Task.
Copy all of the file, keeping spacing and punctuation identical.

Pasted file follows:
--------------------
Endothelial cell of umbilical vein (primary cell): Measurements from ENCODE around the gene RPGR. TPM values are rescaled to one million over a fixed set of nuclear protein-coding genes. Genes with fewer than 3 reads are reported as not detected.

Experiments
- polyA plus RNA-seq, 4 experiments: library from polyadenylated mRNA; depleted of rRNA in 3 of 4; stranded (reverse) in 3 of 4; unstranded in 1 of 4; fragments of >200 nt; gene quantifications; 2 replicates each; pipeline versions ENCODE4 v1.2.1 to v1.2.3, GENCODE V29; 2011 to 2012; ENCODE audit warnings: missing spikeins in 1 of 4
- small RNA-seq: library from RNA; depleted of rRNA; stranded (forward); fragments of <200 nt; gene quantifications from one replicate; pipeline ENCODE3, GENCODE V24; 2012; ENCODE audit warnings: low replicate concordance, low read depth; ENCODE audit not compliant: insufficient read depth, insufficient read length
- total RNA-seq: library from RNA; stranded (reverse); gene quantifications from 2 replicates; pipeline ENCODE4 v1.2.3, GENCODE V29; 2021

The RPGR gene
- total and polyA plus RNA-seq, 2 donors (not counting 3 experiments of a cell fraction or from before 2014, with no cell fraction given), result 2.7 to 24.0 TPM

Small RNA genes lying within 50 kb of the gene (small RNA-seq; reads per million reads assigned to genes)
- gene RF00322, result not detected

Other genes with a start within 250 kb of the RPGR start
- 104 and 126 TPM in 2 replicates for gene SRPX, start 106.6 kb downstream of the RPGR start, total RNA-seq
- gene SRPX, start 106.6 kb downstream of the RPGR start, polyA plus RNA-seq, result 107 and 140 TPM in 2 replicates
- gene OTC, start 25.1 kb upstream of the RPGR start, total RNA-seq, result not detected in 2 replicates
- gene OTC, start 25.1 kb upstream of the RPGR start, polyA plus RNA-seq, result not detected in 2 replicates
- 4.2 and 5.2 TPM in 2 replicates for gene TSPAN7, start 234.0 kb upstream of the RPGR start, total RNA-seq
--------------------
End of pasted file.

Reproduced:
Endothelial cell of umbilical vein (primary cell): Measurements from ENCODE around the gene RPGR. TPM values are rescaled to one million over a fixed set of nuclear protein-coding genes. Genes with fewer than 3 reads are reported as not detected.

Experiments
- polyA plus RNA-seq, 4 experiments: library from polyadenylated mRNA; depleted of rRNA in 3 of 4; stranded (reverse) in 3 of 4; unstranded in 1 of 4; fragments of >200 nt; gene quantifications; 2 replicates each; pipeline versions ENCODE4 v1.2.1 to v1.2.3, GENCODE V29; 2011 to 2012; ENCODE audit warnings: missing spikeins in 1 of 4
- small RNA-seq: library from RNA; depleted of rRNA; stranded (forward); fragments of <200 nt; gene quantifications from one replicate; pipeline ENCODE3, GENCODE V24; 2012; ENCODE audit warnings: low replicate concordance, low read depth; ENCODE audit not compliant: insufficient read depth, insufficient read length
- total RNA-seq: library from RNA; stranded (reverse); gene quantifications from 2 replicates; pipeline ENCODE4 v1.2.3, GENCODE V29; 2021

The RPGR gene
- total and polyA plus RNA-seq, 2 donors (not counting 3 experiments of a cell fraction or from before 2014, with no cell fraction given), result 2.7 to 24.0 TPM

Small RNA genes lying within 50 kb of the gene (small RNA-seq; reads per million reads assigned to genes)
- gene RF00322, result not detected

Other genes with a start within 250 kb of the RPGR start
- 104 and 126 TPM in 2 replicates for gene SRPX, start 106.6 kb downstream of the RPGR start, total RNA-seq
- gene SRPX, start 106.6 kb downstream of the RPGR start, polyA plus RNA-seq, result 107 and 140 TPM in 2 replicates
- gene OTC, start 25.1 kb upstream of the RPGR start, total RNA-seq, result not detected in 2 replicates
- gene OTC, start 25.1 kb upstream of the RPGR start, polyA plus RNA-seq, result not detected in 2 replicates
- 4.2 and 5.2 TPM in 2 replicates for gene TSPAN7, start 234.0 kb upstream of the RPGR start, total RNA-seq